The book is about Brennan, a middle-aged guy whose life has been turned upside down when his wife and daughter are killed in an accident. He’s ready to hole up in his house and surrender to the grief, but thanks to his friends, he agrees to go on a road trip, just the guys and his beloved dog, Fender.

It was a change of pace for me, to read a book from a squarely male perspective. The only female characters in here are presented in flashbacks or as bit characters. I could really feel the difference in the way the book worked, but I enjoyed the difference.

I’ve traveled by car a lot in my life, driving to visit relatives, moving, family vacations – so I could really imagine that part of the book. There’s something magical about the open road. It really does feel liberating.

Brent Jones

From bad checks to bathroom graffiti, Brent Jones has always been drawn to writing. He won a national creative writing competition at the age of fourteen, although he can’t recall what the story was about. Seventeen years later, he gave up his freelance career as a social media manager to pursue creative writing full-time. Fender and The Fifteenth of June are his first two novels.

Interview Q & A

1. What inspired you to write this book?
As I mentioned in the afterword, my wife and I took a cross-country road trip with our dogs back in 2015. I recently published a blog post with photos and the itinerary from that trip. It was a life-changing experience traveling across America by car, and the road trip in Fender largely follows the same path we took.
I’m sometimes asked why I write contemporary fiction—literary fiction, as some call it. How come I don’t write about vampires or killer robots or contact with Martians? The answer is pretty simple. I think truth is strange enough without needing to invent alternate worlds. And when I come up with ideas for stories, I usually try to take two or more seemingly unrelated real life experiences and find a way to mash them together.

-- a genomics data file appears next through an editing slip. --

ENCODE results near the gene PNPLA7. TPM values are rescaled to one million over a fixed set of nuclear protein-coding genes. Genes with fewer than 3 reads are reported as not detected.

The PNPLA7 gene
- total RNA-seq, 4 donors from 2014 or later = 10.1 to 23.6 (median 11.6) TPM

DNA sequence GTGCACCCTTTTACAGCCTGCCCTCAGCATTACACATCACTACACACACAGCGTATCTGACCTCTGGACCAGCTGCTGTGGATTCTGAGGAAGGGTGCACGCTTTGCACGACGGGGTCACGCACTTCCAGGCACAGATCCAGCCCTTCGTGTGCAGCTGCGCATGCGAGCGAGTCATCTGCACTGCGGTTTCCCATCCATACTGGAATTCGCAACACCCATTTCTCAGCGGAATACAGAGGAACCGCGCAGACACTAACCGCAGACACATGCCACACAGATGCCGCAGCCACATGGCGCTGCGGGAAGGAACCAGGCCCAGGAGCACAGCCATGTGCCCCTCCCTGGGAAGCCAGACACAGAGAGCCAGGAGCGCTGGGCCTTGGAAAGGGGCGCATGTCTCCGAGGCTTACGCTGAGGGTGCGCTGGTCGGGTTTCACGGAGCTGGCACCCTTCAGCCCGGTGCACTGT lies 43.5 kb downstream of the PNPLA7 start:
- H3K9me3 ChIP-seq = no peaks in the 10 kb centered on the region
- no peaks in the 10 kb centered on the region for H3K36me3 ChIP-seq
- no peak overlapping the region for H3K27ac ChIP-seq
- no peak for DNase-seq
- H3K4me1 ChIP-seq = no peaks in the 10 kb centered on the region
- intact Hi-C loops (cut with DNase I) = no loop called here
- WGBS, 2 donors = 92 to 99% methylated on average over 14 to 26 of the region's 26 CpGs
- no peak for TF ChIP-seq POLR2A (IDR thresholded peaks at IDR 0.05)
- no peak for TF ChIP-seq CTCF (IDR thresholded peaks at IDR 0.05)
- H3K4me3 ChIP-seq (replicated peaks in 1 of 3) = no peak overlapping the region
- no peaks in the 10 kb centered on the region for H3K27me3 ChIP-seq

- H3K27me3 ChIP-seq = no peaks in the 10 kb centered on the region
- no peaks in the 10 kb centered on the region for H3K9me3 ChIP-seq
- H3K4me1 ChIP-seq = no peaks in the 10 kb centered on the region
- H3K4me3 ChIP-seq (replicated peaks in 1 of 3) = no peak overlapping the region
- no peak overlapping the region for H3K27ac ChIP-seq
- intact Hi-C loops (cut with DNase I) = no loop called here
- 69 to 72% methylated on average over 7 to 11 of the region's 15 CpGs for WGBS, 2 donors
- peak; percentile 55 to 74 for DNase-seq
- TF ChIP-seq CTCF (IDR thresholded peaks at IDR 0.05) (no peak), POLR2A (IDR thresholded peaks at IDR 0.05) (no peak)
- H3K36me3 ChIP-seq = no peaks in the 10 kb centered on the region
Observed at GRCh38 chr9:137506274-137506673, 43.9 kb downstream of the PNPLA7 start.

I started with the road trip idea and blended it with experiences I’ve had with my dog, Gibson, who much like the beagle protagonist in my book, is named after a guitar. Gibson has helped me through some difficult times, and I started wondering if there was a way I could combine the two ideas of a vehicular adventure and the comfort of a canine friend.
Both aspects of the story were worth telling, I thought. And so I worked backwards—what circumstances would need to transpire to bring together the therapeutic love a dog with a cross-country road trip? And that’s how Fender was born.
2. Where did you get the idea for Brennan and his close friendship with the guys? Is that based on real life?
I wish it were based on real life. I can’t say I have any close friends from childhood. For that matter, I’m a bit of an introverted loner as an adult. But there is something to being able to connect with people you share a history with. There’s an instant bond there, especially if those shared experiences include elements of overcoming adversity together. For two people to abandon their families and leave town for several weeks just to help out a friend, I figured they must share some pretty deep roots. And I felt that a shared experience of childhood poverty and neglect would be a powerful enough reason to forge such a bond.
3. Fender the dog is central to the story. Tell us a story about your dogs.
Fender, the dog, is largely based off Gibson, who is a pug mix and five-and-a-half years old. But the dog who usually gives us the most stories is Stirling, our four-year-old lab mix. It’s becoming a running (albeit unfunny) joke that whenever we travel with Stirling, we need to map out all the nearby emergency vet clinics.
When driving through California, Stirling got into something at a dog park and ended up ill for the rest of our road trip. He couldn’t hold down water or food after that. Last year we rented a waterfront property for two weeks in Nova Scotia, and Stirling decided to make friends with a porcupine. He needed several quills removed from his face in the middle of the night, and the closest vet was an hour away by car.
He’s a good boy—he comes to see me every morning for a hug! I’ll be sitting at my desk and he’ll walk up beside me, place a paw on my leg, wait for me to turn, then stand upright and wrap both his front paws around my neck. It’s just part of our routine and it happens just like clockwork. He’s a lot more work than Gibson, but he can be a lot more affectionate, too.